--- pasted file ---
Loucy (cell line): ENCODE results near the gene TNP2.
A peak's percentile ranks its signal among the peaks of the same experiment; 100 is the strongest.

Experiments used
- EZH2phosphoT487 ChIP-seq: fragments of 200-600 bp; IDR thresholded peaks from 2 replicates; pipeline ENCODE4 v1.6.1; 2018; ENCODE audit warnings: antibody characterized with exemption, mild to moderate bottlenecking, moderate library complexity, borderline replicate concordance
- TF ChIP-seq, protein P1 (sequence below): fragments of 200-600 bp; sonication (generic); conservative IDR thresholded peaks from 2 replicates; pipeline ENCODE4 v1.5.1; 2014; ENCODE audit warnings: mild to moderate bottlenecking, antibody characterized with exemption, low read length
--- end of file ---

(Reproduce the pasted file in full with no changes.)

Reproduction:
Loucy (cell line): ENCODE results near the gene TNP2.
A peak's percentile ranks its signal among the peaks of the same experiment; 100 is the strongest.

Experiments used
- EZH2phosphoT487 ChIP-seq: fragments of 200-600 bp; IDR thresholded peaks from 2 replicates; pipeline ENCODE4 v1.6.1; 2018; ENCODE audit warnings: antibody characterized with exemption, mild to moderate bottlenecking, moderate library complexity, borderline replicate concordance
- TF ChIP-seq, protein P1 (sequence below): fragments of 200-600 bp; sonication (generic); conservative IDR thresholded peaks from 2 replicates; pipeline ENCODE4 v1.5.1; 2014; ENCODE audit warnings: mild to moderate bottlenecking, antibody characterized with exemption, low read length